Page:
U.N. agencies are warning of a resurgence in widespread ethnic and religious fighting in Central African Republic, following the recent outbreak of fighting which has left dozens dead and scores injured in the capital, Bangui.
The United Nations reports clashes and reprisal attacks involving rival militias since Saturday have killed at least 37 people and injured more than 100 others in Central African Republic.
U.N. Secretary-General Ban Ki-Moon is strongly condemning the violence that was triggered by the murder Saturday of a young Muslim man in Bangui. He also is expressing deep concern over the escape of more than 500 prisoners Monday from Bangui’s main prison, noting the threat to civilians.
Meanwhile U.N. troops have been deployed to restore order in the city.
U.N. refugee agency spokesman Leo Dobbs said the situation remains tense with shooting in central Bangui.
“We fear that the violence that we are seeing in Bangui is a return to the dark days of late 2013 and 2014 when thousands were killed, and tens of thousands had to flee their homes," said Dobbs. "We are particularly concerned about getting access to the thousands of people who have fled their homes since Saturday.”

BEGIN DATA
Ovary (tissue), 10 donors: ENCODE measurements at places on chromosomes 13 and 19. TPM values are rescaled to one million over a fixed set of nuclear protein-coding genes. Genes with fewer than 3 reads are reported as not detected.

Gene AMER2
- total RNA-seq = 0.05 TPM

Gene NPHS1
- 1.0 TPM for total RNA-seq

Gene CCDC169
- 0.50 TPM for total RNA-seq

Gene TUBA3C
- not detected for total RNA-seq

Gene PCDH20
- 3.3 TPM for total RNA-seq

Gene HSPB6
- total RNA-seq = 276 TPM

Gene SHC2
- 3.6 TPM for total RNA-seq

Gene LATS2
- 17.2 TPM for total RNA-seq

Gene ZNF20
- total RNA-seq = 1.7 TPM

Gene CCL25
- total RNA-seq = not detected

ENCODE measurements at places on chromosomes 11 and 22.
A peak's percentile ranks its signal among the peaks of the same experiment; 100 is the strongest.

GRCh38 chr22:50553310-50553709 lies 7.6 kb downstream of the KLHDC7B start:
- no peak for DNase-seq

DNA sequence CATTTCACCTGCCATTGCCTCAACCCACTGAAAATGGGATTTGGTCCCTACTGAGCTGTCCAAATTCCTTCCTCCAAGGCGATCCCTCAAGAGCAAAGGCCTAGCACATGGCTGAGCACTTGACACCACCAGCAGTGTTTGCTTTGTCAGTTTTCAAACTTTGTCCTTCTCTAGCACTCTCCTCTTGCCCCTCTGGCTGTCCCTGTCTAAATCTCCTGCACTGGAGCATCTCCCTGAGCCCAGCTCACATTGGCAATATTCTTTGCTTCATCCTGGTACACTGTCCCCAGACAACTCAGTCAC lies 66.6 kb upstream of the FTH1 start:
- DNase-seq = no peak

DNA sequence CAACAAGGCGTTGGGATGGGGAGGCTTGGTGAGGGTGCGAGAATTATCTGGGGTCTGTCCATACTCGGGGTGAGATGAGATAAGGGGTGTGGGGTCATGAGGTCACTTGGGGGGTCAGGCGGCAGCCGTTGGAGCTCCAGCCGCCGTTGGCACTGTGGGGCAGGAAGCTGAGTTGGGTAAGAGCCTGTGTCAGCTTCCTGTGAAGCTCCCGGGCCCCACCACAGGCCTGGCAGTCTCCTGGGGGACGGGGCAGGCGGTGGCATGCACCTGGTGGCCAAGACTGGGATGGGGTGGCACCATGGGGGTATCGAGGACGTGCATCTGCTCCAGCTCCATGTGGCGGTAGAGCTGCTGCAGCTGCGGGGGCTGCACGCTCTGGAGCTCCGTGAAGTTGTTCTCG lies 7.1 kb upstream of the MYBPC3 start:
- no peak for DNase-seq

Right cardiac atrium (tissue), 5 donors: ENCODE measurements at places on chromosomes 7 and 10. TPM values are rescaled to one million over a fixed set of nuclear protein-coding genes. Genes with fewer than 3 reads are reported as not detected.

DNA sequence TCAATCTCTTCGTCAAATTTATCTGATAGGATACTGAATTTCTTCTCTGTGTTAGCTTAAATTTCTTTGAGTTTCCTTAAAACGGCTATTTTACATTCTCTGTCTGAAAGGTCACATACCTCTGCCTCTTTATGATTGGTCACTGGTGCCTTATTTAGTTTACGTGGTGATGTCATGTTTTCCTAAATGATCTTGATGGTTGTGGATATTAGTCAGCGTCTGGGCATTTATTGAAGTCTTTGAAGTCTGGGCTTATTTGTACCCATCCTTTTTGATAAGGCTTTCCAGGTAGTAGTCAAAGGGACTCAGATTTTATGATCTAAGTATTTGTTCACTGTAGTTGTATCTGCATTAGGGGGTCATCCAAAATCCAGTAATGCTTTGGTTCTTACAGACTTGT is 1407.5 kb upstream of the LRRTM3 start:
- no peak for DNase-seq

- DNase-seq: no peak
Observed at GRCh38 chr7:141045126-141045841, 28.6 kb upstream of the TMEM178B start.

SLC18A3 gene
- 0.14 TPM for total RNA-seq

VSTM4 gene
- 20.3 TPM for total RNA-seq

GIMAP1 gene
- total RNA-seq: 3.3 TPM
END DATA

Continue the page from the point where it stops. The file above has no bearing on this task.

Presidential elections are scheduled for October 18, though it is widely expected they will be postponed.
Interim President Catherine Samba-Panza cut short her trip to the U.N. General Assembly in New York so she could return to Bangui to deal with this crisis.
The UNHCR estimates at least 27,400 people have been displaced.
U.N. agencies say people displaced by the violence are in urgent need of basic aid. Several international organizations including the UNHCR (U.N. High Commissioner for Refugees) and IOM (International Organization for Migration) have had their compounds looted.